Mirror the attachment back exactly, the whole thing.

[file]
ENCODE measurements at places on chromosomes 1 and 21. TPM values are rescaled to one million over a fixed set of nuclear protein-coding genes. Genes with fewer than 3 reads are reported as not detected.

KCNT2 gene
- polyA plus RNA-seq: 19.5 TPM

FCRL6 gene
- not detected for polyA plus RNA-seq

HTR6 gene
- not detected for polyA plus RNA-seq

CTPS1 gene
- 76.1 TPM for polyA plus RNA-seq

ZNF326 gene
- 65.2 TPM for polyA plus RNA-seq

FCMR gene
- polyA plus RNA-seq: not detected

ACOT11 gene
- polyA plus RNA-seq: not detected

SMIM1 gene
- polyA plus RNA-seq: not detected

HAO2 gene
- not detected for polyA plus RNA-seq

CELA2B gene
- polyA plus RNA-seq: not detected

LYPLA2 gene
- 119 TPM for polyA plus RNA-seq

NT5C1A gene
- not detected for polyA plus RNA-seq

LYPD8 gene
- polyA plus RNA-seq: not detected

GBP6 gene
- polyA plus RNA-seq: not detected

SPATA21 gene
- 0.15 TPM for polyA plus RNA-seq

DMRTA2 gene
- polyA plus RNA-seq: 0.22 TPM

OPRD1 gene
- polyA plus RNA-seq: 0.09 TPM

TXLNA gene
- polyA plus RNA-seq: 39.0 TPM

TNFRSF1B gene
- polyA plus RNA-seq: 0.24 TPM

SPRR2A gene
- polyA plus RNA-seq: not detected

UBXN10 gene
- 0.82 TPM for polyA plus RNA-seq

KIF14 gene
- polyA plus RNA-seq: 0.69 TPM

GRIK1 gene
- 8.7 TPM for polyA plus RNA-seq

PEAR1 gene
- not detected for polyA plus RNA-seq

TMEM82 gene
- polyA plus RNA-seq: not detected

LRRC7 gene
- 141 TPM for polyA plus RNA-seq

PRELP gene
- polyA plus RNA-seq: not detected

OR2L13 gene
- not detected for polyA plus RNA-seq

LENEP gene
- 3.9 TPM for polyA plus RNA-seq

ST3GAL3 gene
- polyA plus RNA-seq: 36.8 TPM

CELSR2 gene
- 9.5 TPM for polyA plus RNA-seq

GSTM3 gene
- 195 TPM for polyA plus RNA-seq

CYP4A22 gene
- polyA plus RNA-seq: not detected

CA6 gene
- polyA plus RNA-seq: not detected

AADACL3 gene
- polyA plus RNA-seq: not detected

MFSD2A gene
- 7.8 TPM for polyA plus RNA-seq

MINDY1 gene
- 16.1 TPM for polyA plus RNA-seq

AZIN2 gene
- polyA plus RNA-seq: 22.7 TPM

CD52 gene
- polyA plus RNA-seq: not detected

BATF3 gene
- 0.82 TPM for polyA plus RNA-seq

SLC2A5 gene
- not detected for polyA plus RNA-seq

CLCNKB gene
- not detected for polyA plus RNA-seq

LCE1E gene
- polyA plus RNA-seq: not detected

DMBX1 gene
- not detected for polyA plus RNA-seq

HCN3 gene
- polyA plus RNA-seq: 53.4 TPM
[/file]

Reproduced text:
ENCODE measurements at places on chromosomes 1 and 21. TPM values are rescaled to one million over a fixed set of nuclear protein-coding genes. Genes with fewer than 3 reads are reported as not detected.

KCNT2 gene
- polyA plus RNA-seq: 19.5 TPM

FCRL6 gene
- not detected for polyA plus RNA-seq

HTR6 gene
- not detected for polyA plus RNA-seq

CTPS1 gene
- 76.1 TPM for polyA plus RNA-seq

ZNF326 gene
- 65.2 TPM for polyA plus RNA-seq

FCMR gene
- polyA plus RNA-seq: not detected

ACOT11 gene
- polyA plus RNA-seq: not detected

SMIM1 gene
- polyA plus RNA-seq: not detected

HAO2 gene
- not detected for polyA plus RNA-seq

CELA2B gene
- polyA plus RNA-seq: not detected

LYPLA2 gene
- 119 TPM for polyA plus RNA-seq

NT5C1A gene
- not detected for polyA plus RNA-seq

LYPD8 gene
- polyA plus RNA-seq: not detected

GBP6 gene
- polyA plus RNA-seq: not detected

SPATA21 gene
- 0.15 TPM for polyA plus RNA-seq

DMRTA2 gene
- polyA plus RNA-seq: 0.22 TPM

OPRD1 gene
- polyA plus RNA-seq: 0.09 TPM

TXLNA gene
- polyA plus RNA-seq: 39.0 TPM

TNFRSF1B gene
- polyA plus RNA-seq: 0.24 TPM

SPRR2A gene
- polyA plus RNA-seq: not detected

UBXN10 gene
- 0.82 TPM for polyA plus RNA-seq

KIF14 gene
- polyA plus RNA-seq: 0.69 TPM

GRIK1 gene
- 8.7 TPM for polyA plus RNA-seq

PEAR1 gene
- not detected for polyA plus RNA-seq

TMEM82 gene
- polyA plus RNA-seq: not detected

LRRC7 gene
- 141 TPM for polyA plus RNA-seq

PRELP gene
- polyA plus RNA-seq: not detected

OR2L13 gene
- not detected for polyA plus RNA-seq

LENEP gene
- 3.9 TPM for polyA plus RNA-seq

ST3GAL3 gene
- polyA plus RNA-seq: 36.8 TPM

CELSR2 gene
- 9.5 TPM for polyA plus RNA-seq

GSTM3 gene
- 195 TPM for polyA plus RNA-seq

CYP4A22 gene
- polyA plus RNA-seq: not detected

CA6 gene
- polyA plus RNA-seq: not detected

AADACL3 gene
- polyA plus RNA-seq: not detected

MFSD2A gene
- 7.8 TPM for polyA plus RNA-seq

MINDY1 gene
- 16.1 TPM for polyA plus RNA-seq

AZIN2 gene
- polyA plus RNA-seq: 22.7 TPM

CD52 gene
- polyA plus RNA-seq: not detected

BATF3 gene
- 0.82 TPM for polyA plus RNA-seq

SLC2A5 gene
- not detected for polyA plus RNA-seq

CLCNKB gene
- not detected for polyA plus RNA-seq

LCE1E gene
- polyA plus RNA-seq: not detected

DMBX1 gene
- not detected for polyA plus RNA-seq

HCN3 gene
- polyA plus RNA-seq: 53.4 TPM